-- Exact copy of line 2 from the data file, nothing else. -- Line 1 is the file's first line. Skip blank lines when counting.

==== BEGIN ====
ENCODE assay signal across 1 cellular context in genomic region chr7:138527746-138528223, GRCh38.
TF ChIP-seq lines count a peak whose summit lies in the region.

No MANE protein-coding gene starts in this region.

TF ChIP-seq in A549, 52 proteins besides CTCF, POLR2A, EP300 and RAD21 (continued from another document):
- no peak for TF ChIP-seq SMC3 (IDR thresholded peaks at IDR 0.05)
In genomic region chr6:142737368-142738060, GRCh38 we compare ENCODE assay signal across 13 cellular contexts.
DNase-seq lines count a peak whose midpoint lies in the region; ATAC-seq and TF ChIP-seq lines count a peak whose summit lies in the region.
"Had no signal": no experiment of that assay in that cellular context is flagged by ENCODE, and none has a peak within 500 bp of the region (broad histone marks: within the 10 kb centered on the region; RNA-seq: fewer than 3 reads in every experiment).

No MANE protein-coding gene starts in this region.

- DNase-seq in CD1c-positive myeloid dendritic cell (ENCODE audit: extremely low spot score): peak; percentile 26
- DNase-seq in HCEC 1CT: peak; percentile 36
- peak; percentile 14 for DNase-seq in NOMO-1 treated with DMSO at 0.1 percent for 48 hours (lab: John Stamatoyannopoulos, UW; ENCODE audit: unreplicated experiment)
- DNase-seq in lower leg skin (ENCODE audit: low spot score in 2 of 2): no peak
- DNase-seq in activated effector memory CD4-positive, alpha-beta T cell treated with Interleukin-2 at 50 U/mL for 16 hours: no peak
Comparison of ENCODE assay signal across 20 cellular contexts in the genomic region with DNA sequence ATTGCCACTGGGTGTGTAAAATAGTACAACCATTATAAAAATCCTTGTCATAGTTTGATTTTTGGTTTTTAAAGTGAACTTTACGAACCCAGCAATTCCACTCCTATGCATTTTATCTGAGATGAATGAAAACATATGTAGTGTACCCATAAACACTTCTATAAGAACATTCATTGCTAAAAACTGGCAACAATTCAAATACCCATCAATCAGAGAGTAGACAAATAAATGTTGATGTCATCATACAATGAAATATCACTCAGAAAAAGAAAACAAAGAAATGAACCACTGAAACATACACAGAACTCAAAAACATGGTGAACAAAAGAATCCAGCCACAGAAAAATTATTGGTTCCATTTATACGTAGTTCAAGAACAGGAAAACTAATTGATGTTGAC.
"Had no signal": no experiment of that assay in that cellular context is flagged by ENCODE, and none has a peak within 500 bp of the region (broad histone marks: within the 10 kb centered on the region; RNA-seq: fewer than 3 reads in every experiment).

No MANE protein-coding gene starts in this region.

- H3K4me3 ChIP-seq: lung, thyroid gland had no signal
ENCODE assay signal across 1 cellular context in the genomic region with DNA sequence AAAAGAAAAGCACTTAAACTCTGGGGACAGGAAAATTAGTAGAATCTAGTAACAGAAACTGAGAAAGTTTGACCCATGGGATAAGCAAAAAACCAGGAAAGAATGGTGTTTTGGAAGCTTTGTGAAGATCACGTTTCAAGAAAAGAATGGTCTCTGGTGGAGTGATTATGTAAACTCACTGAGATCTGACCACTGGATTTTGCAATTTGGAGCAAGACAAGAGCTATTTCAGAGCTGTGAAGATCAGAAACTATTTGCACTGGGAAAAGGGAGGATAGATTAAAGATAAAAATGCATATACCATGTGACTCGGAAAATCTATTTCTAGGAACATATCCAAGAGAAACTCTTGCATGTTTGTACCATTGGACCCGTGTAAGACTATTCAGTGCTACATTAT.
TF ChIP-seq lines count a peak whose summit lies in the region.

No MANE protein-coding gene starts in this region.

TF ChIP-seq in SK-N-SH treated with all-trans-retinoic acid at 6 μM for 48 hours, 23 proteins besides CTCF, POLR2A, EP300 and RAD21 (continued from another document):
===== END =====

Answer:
TF ChIP-seq lines count a peak whose summit lies in the region.